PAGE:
I’m off for a run round the town of my birth this mid-land patch, these square miles of Earth. Starting my run in the old Market square once noisy with stall holders peddling their ware, now hushed like a baby, its almost asleep except for shops selling everything cheap. I enter the park, a hidden gem where emerald green lawns and poplars hem. Swanspool Brook, snaking muddy brown, a wildlife haven in the middle of town. Running south of the town to the Nene River where dive bombing terns swoop hither and thither. Slender necked swans jostle Canada geese and the whirr of Whitworth’s disturbs the peace. From there I pound up Turnell’s Mill Lane Where my energy levels flag and wane. Reaching the top I establish the beat, And tap out the rhythm with my feet. Slogging northwards to sprawling estates with labyrinthine roads to navigate. The white bread blandness of these courts and drives brightened by the buzz of community hives where the old are fed and the young play sport, and club members meet and tai chi is taught, and punching the air, the screams and shouts of kids set free when school is out. It’s all downhill from Redhill Grange, So the running is easy for a change. I reach the station, the Victorian quarter With roads of terraced bricks and mortar. Factories that once hummed the metallic din of boots and shoes crafted from cow skin, converted now into bijoux flats, just a stones throw from the railway tracks. Twelve miles around and back to the heart of this ancient site with a Saxon start. Successions of families have made it their home adding to the mix of the body’s genome. Its people breathe life into the streets creating community with each heartbeat. Rehomed Londoners from the East End, Caribbean islanders joining the blend, Gujarati speakers from India’s North West, East and West Africans all came as guests, Polish, Europeans and British migrants, painting this town, diverse and vibrant. I’ve pounded the pavements of this market town And reaching the church and slow right down 'til I’m under the clock in the ironstone tower with its eight huge bells chiming the hour. I’ve run right round the town of my birth... I just love this place, these square miles of Earth.
NN8 Writers Group have been tasked with writing on the theme of “Hope”. I find myself again writing with two voices, but it is the hopeful one that speaks the loudest.
Hope isn’t the taste of a pear, just a day older than perfect, tinged with the blue-green taste of the bruise, spoiling it from the inside, out.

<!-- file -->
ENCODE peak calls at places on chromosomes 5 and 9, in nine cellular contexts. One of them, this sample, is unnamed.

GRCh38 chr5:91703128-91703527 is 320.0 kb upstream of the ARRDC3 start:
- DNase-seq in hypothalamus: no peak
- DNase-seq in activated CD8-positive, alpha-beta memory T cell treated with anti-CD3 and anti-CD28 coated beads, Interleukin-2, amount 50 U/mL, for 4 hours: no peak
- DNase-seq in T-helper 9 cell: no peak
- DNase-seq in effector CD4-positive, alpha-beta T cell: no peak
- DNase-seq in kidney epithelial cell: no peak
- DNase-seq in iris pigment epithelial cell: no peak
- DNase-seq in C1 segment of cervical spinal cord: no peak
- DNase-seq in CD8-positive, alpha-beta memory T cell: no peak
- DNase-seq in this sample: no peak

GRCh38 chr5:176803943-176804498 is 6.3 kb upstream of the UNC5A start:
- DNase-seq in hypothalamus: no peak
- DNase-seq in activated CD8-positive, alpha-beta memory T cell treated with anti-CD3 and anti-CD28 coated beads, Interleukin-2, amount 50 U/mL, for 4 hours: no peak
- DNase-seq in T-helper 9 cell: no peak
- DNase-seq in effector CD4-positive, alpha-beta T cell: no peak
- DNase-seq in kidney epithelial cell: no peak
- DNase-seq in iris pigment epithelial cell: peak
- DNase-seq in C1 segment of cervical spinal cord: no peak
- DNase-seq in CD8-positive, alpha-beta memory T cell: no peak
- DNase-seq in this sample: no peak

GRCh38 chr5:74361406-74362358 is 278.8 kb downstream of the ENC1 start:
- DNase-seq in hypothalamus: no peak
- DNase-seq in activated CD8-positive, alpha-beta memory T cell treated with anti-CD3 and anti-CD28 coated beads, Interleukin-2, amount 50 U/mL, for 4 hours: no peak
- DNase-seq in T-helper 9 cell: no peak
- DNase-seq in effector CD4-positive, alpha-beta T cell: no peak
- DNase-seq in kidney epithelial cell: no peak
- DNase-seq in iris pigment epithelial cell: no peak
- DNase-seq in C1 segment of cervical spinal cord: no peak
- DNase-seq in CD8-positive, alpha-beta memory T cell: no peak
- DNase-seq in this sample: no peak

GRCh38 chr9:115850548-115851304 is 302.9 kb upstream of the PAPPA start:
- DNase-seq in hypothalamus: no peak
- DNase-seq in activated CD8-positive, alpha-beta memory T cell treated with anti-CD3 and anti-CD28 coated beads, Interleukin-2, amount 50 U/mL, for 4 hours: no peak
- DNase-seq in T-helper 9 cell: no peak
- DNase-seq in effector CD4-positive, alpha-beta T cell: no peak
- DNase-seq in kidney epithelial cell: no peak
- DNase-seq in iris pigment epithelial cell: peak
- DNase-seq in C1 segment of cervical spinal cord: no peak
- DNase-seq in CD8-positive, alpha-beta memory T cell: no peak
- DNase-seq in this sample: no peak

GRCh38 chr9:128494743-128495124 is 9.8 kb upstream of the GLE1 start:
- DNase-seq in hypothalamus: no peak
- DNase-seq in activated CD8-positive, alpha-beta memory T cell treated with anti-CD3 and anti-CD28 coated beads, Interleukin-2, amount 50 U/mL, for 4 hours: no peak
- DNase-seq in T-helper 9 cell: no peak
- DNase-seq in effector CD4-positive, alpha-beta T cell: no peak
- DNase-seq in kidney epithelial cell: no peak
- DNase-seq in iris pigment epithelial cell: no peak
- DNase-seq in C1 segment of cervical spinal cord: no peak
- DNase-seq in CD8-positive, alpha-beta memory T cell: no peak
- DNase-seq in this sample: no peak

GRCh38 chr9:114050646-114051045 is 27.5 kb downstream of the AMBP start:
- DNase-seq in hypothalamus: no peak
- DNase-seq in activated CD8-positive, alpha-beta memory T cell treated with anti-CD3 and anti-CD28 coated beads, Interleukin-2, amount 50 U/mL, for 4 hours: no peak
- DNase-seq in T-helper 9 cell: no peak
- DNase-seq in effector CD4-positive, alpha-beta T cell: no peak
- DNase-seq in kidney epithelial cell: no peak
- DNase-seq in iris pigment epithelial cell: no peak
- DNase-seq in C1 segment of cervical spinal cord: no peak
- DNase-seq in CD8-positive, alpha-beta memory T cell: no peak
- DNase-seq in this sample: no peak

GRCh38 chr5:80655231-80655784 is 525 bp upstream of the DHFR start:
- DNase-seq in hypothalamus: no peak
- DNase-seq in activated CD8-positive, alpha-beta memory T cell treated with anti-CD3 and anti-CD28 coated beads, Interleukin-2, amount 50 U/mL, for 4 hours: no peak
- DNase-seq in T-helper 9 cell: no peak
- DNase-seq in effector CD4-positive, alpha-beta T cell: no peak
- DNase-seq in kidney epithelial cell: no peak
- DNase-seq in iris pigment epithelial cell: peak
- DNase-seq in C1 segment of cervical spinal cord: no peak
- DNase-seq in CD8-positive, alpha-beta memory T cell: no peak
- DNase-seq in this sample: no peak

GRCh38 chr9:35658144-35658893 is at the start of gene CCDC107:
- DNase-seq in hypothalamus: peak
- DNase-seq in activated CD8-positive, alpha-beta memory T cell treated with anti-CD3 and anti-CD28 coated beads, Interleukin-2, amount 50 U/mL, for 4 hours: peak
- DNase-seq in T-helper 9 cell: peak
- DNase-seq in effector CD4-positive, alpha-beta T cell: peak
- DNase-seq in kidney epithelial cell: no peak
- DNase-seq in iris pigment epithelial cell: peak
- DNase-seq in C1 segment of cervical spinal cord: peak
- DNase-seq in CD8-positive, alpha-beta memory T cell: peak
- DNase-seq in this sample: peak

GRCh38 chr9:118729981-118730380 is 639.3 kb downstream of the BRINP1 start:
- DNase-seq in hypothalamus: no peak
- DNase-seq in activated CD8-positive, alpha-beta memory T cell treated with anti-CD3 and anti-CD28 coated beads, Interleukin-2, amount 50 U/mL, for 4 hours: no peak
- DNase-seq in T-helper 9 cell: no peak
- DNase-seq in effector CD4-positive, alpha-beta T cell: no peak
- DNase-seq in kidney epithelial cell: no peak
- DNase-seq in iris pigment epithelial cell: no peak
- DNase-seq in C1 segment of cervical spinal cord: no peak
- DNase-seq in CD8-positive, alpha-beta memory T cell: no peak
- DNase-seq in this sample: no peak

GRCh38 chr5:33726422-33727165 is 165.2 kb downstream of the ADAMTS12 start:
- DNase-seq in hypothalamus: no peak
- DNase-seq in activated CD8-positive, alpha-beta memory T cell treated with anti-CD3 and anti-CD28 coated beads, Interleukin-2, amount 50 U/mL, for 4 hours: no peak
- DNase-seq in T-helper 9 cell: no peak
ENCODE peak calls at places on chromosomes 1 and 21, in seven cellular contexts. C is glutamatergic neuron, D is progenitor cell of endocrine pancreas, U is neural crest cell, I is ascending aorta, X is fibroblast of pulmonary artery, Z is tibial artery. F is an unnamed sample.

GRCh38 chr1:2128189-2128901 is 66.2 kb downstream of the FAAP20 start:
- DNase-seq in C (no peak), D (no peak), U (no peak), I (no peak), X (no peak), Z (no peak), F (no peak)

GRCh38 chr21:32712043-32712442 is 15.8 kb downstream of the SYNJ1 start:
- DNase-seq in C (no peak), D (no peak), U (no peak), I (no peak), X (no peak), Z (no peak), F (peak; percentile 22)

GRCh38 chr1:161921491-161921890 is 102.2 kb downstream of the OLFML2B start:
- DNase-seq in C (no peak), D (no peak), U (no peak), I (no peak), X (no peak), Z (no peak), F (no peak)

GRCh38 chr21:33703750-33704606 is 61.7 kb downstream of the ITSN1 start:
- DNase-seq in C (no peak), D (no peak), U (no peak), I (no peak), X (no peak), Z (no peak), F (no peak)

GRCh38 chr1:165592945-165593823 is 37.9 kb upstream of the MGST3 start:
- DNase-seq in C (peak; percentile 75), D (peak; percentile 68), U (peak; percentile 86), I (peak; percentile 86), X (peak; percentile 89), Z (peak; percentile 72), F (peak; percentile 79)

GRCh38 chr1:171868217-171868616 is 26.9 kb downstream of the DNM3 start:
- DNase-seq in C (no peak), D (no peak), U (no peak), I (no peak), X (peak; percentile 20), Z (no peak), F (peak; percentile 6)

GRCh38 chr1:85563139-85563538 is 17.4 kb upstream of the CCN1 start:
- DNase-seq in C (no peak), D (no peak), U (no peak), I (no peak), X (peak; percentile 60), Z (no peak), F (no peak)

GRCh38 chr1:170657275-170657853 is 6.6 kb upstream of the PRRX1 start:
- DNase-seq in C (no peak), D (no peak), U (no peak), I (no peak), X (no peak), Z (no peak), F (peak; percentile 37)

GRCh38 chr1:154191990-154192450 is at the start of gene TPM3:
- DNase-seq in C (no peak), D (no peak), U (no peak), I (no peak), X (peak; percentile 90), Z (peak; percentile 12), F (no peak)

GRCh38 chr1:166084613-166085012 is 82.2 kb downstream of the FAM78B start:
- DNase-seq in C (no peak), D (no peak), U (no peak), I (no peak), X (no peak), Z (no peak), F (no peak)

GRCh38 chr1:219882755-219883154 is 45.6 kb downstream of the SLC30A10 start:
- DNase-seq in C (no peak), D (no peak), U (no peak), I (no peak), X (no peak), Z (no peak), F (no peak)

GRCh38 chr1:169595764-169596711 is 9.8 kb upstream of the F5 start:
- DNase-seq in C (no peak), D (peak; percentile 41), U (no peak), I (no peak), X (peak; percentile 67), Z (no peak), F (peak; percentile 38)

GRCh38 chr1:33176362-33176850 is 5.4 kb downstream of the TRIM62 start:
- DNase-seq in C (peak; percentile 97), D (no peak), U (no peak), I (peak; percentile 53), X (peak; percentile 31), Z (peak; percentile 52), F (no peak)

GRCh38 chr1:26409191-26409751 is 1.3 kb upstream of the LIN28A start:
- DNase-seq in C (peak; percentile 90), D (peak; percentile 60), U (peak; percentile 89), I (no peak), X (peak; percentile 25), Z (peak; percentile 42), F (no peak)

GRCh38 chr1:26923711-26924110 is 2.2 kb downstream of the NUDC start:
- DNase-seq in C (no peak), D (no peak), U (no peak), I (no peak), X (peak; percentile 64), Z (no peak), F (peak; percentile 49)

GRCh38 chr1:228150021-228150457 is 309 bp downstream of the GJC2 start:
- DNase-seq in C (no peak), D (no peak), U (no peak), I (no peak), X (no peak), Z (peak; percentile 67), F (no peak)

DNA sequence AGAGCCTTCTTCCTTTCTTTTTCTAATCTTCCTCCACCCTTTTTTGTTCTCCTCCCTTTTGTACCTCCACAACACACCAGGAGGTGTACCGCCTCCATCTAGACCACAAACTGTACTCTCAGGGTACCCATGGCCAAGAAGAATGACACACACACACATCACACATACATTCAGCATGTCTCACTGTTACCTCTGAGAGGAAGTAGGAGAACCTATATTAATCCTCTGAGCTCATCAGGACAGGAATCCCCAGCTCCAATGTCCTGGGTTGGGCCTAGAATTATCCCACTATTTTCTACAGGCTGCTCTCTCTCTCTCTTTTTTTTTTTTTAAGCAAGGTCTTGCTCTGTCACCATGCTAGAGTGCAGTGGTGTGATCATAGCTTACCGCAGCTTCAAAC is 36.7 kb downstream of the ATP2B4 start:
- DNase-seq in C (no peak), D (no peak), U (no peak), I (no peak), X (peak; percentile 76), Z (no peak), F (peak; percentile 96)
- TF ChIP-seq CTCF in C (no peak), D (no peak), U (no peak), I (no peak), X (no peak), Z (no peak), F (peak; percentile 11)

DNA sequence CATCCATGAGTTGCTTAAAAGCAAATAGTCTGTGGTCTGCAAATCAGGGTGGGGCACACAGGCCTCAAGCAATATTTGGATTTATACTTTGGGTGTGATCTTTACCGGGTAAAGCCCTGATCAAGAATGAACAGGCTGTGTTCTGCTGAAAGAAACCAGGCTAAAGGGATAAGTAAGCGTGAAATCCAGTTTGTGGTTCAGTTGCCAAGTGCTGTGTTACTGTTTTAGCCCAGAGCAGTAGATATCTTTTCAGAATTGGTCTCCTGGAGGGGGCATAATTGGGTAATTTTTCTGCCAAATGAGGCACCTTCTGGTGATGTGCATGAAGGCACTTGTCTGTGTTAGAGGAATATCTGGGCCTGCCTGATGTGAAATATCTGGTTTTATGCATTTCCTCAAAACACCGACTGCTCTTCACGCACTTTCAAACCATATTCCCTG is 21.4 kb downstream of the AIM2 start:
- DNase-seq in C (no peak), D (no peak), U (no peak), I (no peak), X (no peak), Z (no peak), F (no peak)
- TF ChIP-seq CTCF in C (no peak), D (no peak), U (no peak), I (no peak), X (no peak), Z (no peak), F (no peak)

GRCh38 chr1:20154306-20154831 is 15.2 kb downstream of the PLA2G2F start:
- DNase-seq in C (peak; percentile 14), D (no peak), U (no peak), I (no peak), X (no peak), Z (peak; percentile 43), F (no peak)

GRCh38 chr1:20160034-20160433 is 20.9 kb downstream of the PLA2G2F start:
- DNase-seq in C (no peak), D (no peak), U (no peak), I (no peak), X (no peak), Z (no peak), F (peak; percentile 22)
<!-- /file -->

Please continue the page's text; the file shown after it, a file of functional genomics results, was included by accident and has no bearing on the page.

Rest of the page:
Neither is it the smell of flowers left at the graveside to wilt and frost, turning brown and limp.
Hope isn’t the daily Covid count, awful yet compulsive listening. Neither is it the reassuring words as the monitors buzz and the cries as they fall silent.
Hope isn’t scratchy and harsh, its billowy and enveloping, fleeting and insubstantial.
It’s the smell of the wind and the rain on a mountain top and the sound of a stream gushing over stones on the valley floor.
Hope comes as the taste of a sweet ripe peach, bursting with juice and quenching thirst.
It’s the sight of fragile snowdrops emerging strong, from the frosted ground.
Hope shouts from the roof tops,
“All will be well.”
Hope whispers in the ear,
“And all manner of things will be well.”
A macaroni poem is written with two voices. Last year, like all years, leaves us with a mixture of emotions which whisper inside as we look back and then forward to a new year.
Here is my personal reflection.
A year to remember A year to forget. A darling girl born in March Into a family, loving and safe. Emerging into lockdown more like. Streets were deserted and the air clean; Among the birdsong, the cuckoo called. Covid, Brexit and climate change. We met up online, zooming to work; Phonecalls, Facetime and Whatsapp. No touching or hugs to ease the soul. Running the Nene Way, backpacking the Dales; Dog walks and bike rides. A time to grow. Plans were scuppered and money lost. Sun, sea and coloured sand on the IOW; A trip down memory lane for us both. Job losses, furlough and foodbank queues. Virtual choirs, virtual races, virtual church; We were living in a digital age. Thousands died with no family nearby. Another long walk, another challenge Taking me through the dark winter days. Zombie like eyes above obligatory masks. A vaccine and the hope of Christmas To celebrate Immanuel, God is with us. Where is he in this pandemic? What a year! What a year.